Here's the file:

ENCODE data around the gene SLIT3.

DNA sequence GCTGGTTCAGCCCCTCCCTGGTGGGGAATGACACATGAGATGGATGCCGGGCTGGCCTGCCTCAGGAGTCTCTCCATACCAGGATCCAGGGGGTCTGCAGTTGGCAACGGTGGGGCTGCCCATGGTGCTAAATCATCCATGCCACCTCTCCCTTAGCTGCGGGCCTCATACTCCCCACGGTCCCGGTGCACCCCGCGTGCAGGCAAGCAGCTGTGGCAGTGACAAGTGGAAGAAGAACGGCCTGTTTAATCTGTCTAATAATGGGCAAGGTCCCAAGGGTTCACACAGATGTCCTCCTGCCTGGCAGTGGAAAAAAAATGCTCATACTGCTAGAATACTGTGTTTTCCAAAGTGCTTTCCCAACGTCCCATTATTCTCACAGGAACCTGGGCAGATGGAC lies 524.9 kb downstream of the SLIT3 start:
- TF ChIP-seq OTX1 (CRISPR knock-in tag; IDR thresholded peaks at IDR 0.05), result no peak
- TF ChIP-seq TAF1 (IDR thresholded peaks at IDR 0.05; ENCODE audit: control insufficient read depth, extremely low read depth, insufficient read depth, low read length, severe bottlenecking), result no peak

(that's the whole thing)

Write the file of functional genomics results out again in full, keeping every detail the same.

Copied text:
ENCODE data around the gene SLIT3.

DNA sequence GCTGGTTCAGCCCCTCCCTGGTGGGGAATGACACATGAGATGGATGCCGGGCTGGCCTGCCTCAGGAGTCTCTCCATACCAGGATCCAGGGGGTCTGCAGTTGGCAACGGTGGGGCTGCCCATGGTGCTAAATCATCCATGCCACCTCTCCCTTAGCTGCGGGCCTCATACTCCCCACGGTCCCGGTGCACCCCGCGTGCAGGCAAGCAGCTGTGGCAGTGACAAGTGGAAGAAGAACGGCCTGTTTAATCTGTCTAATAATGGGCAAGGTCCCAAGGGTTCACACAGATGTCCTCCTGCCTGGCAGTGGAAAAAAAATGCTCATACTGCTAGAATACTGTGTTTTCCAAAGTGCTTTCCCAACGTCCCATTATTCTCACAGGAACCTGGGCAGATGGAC lies 524.9 kb downstream of the SLIT3 start:
- TF ChIP-seq OTX1 (CRISPR knock-in tag; IDR thresholded peaks at IDR 0.05), result no peak
- TF ChIP-seq TAF1 (IDR thresholded peaks at IDR 0.05; ENCODE audit: control insufficient read depth, extremely low read depth, insufficient read depth, low read length, severe bottlenecking), result no peak